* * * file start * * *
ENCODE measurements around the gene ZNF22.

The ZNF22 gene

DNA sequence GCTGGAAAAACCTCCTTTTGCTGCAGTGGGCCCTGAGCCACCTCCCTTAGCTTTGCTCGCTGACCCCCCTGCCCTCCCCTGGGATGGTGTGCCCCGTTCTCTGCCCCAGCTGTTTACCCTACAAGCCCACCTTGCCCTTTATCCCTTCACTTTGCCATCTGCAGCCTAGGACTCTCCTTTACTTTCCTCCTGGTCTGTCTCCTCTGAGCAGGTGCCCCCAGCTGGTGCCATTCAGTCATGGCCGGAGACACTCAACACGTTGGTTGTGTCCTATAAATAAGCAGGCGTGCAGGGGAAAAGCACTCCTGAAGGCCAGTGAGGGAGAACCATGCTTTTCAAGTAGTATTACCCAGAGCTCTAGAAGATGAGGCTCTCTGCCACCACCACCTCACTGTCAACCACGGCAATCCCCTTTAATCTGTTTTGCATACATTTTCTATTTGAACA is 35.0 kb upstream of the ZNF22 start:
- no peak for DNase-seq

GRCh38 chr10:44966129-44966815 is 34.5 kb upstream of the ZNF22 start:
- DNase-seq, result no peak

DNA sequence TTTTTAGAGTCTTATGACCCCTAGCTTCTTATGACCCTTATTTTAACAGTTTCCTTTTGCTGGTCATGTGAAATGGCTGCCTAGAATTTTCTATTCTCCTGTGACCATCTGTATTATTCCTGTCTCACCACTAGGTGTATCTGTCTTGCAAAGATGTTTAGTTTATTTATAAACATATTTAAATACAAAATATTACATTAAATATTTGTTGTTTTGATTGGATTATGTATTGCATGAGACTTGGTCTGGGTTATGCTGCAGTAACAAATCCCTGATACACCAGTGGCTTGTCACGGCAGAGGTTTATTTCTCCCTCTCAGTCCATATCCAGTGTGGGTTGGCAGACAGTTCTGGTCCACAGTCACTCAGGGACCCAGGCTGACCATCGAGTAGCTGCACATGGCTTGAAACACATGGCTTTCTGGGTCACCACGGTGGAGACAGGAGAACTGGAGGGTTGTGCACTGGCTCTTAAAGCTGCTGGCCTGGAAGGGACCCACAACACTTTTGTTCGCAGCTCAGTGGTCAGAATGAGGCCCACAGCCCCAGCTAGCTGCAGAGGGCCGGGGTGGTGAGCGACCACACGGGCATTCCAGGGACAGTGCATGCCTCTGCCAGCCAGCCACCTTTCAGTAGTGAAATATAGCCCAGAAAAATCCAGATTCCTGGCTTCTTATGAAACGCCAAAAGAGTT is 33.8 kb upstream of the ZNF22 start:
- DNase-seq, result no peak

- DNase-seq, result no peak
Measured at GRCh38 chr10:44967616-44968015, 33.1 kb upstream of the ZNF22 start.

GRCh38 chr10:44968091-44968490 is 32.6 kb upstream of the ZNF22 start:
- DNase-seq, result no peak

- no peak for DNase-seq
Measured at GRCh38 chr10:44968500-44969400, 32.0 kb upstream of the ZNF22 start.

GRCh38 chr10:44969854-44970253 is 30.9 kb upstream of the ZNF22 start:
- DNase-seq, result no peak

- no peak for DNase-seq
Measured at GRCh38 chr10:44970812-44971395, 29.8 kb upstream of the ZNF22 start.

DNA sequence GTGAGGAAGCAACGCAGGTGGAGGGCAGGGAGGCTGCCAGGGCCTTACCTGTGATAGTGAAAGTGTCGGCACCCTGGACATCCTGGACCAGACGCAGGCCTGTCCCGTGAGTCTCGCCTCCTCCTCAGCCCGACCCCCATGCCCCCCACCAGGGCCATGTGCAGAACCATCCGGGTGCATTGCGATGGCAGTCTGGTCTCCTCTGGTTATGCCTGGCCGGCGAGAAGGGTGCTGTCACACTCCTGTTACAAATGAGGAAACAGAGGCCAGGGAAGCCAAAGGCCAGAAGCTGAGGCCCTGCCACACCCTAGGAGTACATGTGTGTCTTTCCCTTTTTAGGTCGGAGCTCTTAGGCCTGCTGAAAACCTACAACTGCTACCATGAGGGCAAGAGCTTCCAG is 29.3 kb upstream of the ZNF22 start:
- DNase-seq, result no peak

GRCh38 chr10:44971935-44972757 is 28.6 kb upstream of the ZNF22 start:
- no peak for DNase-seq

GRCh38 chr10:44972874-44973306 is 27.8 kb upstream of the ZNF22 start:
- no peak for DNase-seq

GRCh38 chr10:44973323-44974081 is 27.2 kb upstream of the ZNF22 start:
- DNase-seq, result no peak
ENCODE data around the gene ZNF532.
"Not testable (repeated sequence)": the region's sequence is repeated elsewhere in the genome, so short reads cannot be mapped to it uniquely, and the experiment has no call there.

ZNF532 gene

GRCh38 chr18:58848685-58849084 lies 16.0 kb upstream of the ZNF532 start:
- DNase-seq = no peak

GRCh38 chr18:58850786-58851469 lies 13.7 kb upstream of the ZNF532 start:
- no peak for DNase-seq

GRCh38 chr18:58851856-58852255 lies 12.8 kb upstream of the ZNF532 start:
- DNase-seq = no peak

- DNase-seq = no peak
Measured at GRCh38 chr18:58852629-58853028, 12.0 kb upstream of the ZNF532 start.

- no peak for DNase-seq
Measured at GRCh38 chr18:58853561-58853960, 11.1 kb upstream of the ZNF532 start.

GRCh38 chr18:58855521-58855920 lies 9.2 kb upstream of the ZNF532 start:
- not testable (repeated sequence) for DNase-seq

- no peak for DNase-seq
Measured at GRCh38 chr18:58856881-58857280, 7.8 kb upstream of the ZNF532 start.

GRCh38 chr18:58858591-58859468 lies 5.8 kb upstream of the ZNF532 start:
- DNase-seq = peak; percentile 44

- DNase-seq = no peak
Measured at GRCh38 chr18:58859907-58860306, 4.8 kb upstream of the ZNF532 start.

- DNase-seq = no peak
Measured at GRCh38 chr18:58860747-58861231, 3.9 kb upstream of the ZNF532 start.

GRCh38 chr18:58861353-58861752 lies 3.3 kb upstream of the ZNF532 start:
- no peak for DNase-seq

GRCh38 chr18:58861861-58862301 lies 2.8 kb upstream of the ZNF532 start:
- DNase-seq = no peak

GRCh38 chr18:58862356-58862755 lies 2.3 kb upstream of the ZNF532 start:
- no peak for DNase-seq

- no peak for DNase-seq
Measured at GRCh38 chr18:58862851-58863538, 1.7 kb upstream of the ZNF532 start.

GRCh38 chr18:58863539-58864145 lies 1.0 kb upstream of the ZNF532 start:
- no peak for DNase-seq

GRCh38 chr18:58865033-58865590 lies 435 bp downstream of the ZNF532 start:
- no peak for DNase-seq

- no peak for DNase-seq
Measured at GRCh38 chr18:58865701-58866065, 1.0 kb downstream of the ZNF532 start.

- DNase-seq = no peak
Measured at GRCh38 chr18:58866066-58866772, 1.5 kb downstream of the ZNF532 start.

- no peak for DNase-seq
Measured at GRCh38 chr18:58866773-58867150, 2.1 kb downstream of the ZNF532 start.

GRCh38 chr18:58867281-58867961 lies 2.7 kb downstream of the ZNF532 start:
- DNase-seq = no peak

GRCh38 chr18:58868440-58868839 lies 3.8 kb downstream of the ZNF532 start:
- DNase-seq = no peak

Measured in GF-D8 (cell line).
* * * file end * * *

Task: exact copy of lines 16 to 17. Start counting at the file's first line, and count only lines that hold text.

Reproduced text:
- DNase-seq, result no peak

- no peak for DNase-seq